We use cookies to understand how you use our site and to improve your experience. This includes personalizing content and advertising. To learn more, click here. By continuing to use our site, you accept our use of cookies. Cookie Policy.

Features Partner Sites Information LinkXpress
Sign In
Advertise with Us
Feather Safety Razor

Download Mobile App


ATTENTION: Due to the COVID-19 PANDEMIC, many events are being rescheduled for a later date, converted into virtual venues, or altogether cancelled. Please check with the event organizer or website prior to planning for any forthcoming event.

Mini-Robot System Augments Laparoscopic Procedures

By HospiMedica International staff writers
Posted on 06 Jan 2022
Print article
Image: The MIRA Companion Cart, mini-robot, and Surgeon Cart (Photo courtesy of Virtual Incision)
Image: The MIRA Companion Cart, mini-robot, and Surgeon Cart (Photo courtesy of Virtual Incision)
A miniature surgical robot enables complex multi-quadrant abdominal surgeries using existing minimally invasive tools and techniques familiar to surgeons.

The Virtual Incision (Lincoln, NB, USA) MIRA platform is a small, self-contained surgical device that is inserted through a single midline umbilical incision in the patient’s abdomen. Two miniaturized arms with six degrees of freedom (including an open/close function of the tool) are triangulated with the system camera, which provides visual feedback to the surgeon console in Full HD (1080p / 60 Hz). The Camera also features an auto-track function so as to keep the working space in the field of view.

The Surgeon Console includes a large monitor showing the real-time video feed from the Camera, hand controllers, pedals, and an interactive touchscreen. Motion is controlled by left- and right-hand input devices that interface with the surgeon’s hands. The hand input devices include sensors to detect the presence of the user and provide haptic feedback to indicate workspace boundaries. It is also equipped with four foot pedals to control clutching, camera movements, and bipolar and monopolar electrocautery.

A wheeled Companion Cart contains system support equipment, and is also used as a staging area to set up the MIRA platform. It also holds the Interface Pod, which manages the system connections and the Camera. The electrosurgical unit is also housed on the Companion Cart. The entire system does not require a dedicated operating room or specialized infrastructure, and due to its small size, it can offer a cost-effective and accessible option for laparoscopic surgery.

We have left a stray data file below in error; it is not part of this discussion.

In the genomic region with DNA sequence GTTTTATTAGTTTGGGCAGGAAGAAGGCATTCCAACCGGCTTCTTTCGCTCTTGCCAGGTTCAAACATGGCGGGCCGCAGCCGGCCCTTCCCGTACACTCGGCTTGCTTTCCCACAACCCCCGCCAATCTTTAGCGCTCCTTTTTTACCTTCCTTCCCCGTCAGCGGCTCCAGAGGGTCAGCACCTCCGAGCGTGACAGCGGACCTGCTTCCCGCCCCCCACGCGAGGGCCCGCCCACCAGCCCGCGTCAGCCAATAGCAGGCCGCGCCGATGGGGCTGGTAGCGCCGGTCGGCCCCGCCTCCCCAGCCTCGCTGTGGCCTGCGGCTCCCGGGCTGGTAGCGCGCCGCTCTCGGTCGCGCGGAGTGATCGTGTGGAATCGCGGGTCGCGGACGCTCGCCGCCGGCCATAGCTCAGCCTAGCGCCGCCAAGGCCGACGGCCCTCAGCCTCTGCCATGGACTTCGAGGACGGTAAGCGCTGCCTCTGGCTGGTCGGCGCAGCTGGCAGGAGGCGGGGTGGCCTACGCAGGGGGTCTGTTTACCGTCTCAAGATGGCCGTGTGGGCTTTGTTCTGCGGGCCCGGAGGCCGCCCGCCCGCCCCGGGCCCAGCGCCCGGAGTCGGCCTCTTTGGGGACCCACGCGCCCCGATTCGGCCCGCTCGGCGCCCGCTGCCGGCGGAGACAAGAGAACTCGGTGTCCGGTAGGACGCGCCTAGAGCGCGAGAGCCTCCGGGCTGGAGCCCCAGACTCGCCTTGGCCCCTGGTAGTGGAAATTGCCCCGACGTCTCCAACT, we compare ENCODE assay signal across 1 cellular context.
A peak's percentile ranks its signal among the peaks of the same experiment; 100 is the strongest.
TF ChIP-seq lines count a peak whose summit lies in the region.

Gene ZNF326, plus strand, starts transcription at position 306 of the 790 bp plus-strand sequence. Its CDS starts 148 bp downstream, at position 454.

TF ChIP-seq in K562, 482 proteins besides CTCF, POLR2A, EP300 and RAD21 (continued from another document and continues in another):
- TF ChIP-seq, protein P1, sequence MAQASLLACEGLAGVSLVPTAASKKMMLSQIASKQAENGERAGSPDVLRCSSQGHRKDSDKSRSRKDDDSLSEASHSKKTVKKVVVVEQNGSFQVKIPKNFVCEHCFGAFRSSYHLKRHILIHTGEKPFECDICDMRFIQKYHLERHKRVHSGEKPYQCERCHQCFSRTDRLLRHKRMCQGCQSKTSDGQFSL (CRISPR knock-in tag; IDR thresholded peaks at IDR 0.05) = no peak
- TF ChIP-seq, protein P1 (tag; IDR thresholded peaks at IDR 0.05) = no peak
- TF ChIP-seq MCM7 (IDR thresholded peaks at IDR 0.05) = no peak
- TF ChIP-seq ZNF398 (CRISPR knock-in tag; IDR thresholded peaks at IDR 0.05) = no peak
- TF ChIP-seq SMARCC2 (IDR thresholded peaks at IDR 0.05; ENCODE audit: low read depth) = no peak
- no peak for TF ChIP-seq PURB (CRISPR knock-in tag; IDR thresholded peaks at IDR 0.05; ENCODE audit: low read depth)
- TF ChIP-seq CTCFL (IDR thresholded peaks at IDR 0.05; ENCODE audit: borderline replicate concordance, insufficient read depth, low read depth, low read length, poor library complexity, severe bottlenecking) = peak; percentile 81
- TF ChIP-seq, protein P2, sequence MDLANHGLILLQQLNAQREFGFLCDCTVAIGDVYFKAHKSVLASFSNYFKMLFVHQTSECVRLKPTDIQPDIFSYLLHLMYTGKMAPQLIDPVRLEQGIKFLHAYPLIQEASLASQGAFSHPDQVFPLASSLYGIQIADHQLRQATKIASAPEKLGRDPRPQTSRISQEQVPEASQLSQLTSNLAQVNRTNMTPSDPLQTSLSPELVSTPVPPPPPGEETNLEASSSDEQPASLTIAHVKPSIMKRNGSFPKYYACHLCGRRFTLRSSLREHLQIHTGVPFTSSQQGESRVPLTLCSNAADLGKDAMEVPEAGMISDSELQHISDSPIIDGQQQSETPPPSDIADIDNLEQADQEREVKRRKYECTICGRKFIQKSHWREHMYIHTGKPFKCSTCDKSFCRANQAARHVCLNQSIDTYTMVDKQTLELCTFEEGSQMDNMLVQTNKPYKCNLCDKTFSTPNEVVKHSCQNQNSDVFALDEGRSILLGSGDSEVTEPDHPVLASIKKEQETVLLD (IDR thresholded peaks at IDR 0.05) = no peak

“Because of its clear benefits for patients, the demand for robotically assisted surgery continues to increase, though challenges still inhibit broader adoption,” said John Murphy, president and CEO of Virtual Incision. “MIRA is intended to overcome these limitations, with a simple and cost-effective solution that offers the potential to bring minimally invasive laparoscopic surgery to many more patients.”

MIRA is designed primarily for colon resection procedures in patients with diverticulitis, Crohn’s disease, inflammatory bowel disease, colon cancer, and other diseases. Because of the complicated nature of these procedures, existing robotically assisted surgical devices are rarely used, and manual laparoscopic approaches are only used in one-third of cases due to their difficulty and complexity.

Related Links:
Virtual Incision

Print article


Critical Care

view channel
Image: EsoGuard has demonstrated over 90% specificity and 90% sensitivity in identifying Barrett’s Esophagus (Photo courtesy of Lucid Diagnostics)

Biomarker Based Non-Endoscopic Technology Identifies Risk for Esophageal Cancer

Barrett's esophagus (BE) is the benign and treatable precursor condition to esophageal adenocarcinomas (EAC) which is usually diagnosed at an advanced stage and is difficult to treat. Finding BE, a sign... Read more

Patient Care

view channel
Image: Future wearable health tech could measure gases released from skin (Photo courtesy of Pexels)

Wearable Health Tech Could Measure Gases Released From Skin to Monitor Metabolic Diseases

Most research on measuring human biomarkers, which are measures of a body’s health, rely on electrical signals to sense the chemicals excreted in sweat. But sensors that rely on perspiration often require... Read more

Health IT

view channel
Image: AI can reveal a patient`s heart health (Photo courtesy of Mayo Clinic)

AI Trained for Specific Vocal Biomarkers Could Accurately Predict Coronary Artery Disease

Earlier studies have examined the use of voice analysis for identifying voice markers associated with coronary artery disease (CAD) and heart failure. Other research groups have explored the use of similar... Read more
Copyright © 2000-2022 Globetech Media. All rights reserved.